Feeling at Home

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Winemakers generally tend to be proud of their achievements, their masterly skills, their finesse and their crafty connoisseurship. We at Vinya Son Alegre, however, have not much time for such self-praise; in fact, we don’t think that we do all that much for our wine, really. It’s Nature who does it all for us – wind, sun, rain, the soil, the birds, the sheep, the ladybirds (Coccinellidae), the moon, insects, beetles, bugs and bees. Believe it or not, it’s all of these that make the wine. Our own input is only a marginal one and we try to reduce our involvement even further.

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Talking about the birds on our land for instance: we have observed that birds have multiplied in numbers and in species varieties since we started planting our vineyard at Son Alegre in the south-east of Mallorca, just north of the village of Santanyí. We must be doing something right in not doing so much to our vines that so many birds are feeling at home on our land. They are happy building their nests year after year and laying their eggs, to brood and to hatch the next generation of common wood pigeons (Columba palumbus), common quails (Coturnix coturnix), rock partridges (Alectoris graeca) or common pheasants (Phasianus colchicus).

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We have also seen the common cuckoo (Cuculus canorus) or should we better say, have heard him, and the common nightingale (Luscinia megarhynchos); again, heard, not seen.

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We believe that we have had visits from the Eurasian wryneck (Jynx torquilla), a member of the woodpecker family, as well as from the hoopoe (Upupa epops).

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We believe that we have evidence of the European bee-eater (Merops apiaster) but we have not found his nests or eggs yet. We are on the lookout, though.

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We have admired the Alpine swift (Apus melba) as well as the pallid swift (Apus pallidus), but they would build their nests not amongst our vines but under the roofs of our storage barns.

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There is evidence of the Eurasian golden oriole (Oriolus oriolus) on our land as there also is of the common starling (Sturnus vulgaris).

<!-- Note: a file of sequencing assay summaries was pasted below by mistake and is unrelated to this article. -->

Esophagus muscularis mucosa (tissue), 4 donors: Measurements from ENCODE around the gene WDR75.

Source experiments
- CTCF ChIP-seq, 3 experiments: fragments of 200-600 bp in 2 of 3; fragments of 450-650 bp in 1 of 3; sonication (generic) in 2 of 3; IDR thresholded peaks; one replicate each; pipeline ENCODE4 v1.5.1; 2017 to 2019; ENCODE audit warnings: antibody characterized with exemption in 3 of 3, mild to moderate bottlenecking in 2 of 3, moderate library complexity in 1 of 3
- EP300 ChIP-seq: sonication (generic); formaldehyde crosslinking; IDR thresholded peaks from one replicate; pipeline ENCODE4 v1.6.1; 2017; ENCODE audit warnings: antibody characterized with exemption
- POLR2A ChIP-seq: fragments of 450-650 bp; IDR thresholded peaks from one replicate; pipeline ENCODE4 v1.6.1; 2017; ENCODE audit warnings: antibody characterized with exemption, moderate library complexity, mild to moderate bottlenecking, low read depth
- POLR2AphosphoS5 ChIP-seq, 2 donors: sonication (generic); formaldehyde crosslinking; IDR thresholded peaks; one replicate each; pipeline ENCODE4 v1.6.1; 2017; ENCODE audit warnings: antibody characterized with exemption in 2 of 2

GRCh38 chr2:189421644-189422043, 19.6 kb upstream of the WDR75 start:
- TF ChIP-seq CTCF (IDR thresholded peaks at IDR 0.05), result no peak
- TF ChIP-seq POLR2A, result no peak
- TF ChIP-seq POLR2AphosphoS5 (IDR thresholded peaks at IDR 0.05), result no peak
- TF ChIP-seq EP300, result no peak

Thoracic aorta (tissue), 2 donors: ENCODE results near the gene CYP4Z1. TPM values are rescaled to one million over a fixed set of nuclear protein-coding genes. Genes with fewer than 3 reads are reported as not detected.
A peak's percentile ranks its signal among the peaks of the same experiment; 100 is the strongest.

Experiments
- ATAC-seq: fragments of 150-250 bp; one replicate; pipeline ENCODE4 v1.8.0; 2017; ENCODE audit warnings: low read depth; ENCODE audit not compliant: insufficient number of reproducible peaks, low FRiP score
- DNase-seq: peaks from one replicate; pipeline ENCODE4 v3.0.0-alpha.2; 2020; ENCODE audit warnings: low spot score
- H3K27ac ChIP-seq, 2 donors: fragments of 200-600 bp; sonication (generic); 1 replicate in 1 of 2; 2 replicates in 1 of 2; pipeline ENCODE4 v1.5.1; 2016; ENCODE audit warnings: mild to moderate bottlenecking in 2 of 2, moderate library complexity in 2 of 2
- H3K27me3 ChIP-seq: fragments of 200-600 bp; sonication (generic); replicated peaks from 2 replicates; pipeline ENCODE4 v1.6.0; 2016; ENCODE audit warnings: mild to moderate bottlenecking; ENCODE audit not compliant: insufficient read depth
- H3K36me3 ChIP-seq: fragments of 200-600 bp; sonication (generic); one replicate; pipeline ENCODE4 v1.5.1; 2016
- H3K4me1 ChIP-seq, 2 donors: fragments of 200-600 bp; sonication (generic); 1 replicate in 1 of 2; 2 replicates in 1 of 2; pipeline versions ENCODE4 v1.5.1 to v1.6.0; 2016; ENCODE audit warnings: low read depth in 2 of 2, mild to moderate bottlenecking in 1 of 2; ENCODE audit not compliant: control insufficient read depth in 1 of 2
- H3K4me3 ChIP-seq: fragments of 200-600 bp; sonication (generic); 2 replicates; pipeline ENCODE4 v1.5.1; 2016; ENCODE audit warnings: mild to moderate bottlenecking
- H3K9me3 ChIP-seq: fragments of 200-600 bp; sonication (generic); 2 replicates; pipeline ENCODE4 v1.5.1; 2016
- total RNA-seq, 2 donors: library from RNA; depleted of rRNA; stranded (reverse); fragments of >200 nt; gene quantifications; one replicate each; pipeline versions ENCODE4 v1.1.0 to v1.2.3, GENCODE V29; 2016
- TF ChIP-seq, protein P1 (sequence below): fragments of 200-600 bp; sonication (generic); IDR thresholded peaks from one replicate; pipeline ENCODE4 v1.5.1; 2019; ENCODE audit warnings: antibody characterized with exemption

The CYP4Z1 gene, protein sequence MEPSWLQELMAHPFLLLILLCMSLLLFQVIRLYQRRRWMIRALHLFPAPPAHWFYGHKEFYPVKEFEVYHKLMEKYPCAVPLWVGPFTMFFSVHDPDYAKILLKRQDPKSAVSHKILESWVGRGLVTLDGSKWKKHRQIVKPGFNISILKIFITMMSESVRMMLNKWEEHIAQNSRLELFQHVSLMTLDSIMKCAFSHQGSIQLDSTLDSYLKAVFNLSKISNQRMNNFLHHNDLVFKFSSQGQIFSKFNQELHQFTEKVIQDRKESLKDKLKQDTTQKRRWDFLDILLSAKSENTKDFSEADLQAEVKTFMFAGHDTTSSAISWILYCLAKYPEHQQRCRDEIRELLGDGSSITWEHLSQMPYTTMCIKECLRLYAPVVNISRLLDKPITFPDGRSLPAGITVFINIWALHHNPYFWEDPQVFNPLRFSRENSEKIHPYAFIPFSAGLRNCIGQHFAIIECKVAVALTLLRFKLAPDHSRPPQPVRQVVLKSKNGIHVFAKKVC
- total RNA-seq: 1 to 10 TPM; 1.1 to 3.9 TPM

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We get the occasional visit from seagulls; the sea is not far from here and, during the hot months of summer, the embat current of air seems, for instance, to carry the black-headed gull (Chroicocephalus ridibundus) or the European herring gull (Larus argentatus) to our estate. We do not believe, though, that they nest on our land. We are not sure, however; we are still learning about the wildlife happening before our very eyes.

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We believe that all these birds, and other species yet to be identified in time to come, feel at home on our land precisely for the same reasons that make our wine so special: it must be the fact that we leave them undisturbed and unmolested. We do not fumigate nor fertilize our land. We do not use pesticides. We do not plough the soil. We do not employ chemicals for any combat of wrongly so-called weeds, plant diseases or insects.

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We let Nature do its job and we do not assume that we know better. Nature has been making wine for over two thousand years here on the island of Mallorca and we are happy to step back a little to let Nature produce some more great wine for the next two thousand years.

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All we want to do is say thank you. Thank you, Nature, thank you, birds, thank you, wildlife. Thank you all.

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